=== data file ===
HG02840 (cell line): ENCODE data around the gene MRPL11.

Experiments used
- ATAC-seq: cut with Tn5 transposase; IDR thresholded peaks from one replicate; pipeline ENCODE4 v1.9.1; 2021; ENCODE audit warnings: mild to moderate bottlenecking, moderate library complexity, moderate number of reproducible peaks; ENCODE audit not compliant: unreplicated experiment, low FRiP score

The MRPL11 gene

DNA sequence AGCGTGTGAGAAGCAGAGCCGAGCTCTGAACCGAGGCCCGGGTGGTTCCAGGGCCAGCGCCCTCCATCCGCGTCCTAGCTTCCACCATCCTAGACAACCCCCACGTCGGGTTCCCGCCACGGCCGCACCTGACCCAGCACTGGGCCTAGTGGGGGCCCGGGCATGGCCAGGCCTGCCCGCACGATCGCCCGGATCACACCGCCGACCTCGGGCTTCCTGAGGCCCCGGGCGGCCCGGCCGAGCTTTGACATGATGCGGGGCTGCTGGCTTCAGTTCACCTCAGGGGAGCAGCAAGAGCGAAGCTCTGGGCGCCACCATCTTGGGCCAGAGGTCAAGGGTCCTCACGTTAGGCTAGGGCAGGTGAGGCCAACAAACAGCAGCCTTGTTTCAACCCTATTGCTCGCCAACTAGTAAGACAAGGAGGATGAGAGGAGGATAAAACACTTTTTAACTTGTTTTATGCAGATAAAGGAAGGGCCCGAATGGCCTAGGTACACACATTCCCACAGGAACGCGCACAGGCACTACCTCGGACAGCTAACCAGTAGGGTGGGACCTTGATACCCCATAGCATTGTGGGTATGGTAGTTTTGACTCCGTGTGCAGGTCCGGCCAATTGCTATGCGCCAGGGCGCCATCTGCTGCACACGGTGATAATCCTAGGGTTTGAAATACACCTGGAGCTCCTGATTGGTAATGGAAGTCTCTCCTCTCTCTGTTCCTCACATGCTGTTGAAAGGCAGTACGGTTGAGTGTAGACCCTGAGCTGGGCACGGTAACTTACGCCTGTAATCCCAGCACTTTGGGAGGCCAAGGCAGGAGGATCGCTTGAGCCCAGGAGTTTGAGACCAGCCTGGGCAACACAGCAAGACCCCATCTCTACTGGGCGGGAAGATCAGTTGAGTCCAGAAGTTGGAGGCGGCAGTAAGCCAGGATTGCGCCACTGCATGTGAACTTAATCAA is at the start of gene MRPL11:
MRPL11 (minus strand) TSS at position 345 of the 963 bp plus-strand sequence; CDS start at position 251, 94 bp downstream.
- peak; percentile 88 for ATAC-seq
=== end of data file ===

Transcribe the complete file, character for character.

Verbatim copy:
HG02840 (cell line): ENCODE data around the gene MRPL11.

Experiments used
- ATAC-seq: cut with Tn5 transposase; IDR thresholded peaks from one replicate; pipeline ENCODE4 v1.9.1; 2021; ENCODE audit warnings: mild to moderate bottlenecking, moderate library complexity, moderate number of reproducible peaks; ENCODE audit not compliant: unreplicated experiment, low FRiP score

The MRPL11 gene

DNA sequence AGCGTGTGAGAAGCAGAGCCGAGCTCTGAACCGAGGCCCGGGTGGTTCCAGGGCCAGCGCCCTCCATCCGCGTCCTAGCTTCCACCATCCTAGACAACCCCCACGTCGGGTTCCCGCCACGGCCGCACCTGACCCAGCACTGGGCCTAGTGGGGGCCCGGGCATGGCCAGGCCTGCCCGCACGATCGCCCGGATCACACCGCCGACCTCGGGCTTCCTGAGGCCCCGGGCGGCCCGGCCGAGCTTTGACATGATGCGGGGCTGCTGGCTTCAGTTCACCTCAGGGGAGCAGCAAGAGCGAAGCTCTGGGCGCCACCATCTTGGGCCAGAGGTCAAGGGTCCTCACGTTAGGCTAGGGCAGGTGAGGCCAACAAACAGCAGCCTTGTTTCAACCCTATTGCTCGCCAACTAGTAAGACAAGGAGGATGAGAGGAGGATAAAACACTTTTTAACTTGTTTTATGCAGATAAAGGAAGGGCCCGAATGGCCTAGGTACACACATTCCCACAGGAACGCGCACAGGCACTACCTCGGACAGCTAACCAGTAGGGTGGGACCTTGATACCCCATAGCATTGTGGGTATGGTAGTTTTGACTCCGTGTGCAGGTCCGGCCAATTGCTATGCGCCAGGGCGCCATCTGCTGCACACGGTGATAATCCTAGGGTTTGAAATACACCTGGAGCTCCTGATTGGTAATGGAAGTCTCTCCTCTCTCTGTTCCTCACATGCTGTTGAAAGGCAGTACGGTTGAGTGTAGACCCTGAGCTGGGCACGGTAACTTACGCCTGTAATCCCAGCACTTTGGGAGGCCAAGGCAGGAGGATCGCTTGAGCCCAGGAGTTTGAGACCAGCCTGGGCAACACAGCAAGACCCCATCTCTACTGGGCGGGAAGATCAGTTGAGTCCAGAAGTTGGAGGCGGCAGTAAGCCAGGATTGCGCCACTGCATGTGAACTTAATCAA is at the start of gene MRPL11:
MRPL11 (minus strand) TSS at position 345 of the 963 bp plus-strand sequence; CDS start at position 251, 94 bp downstream.
- peak; percentile 88 for ATAC-seq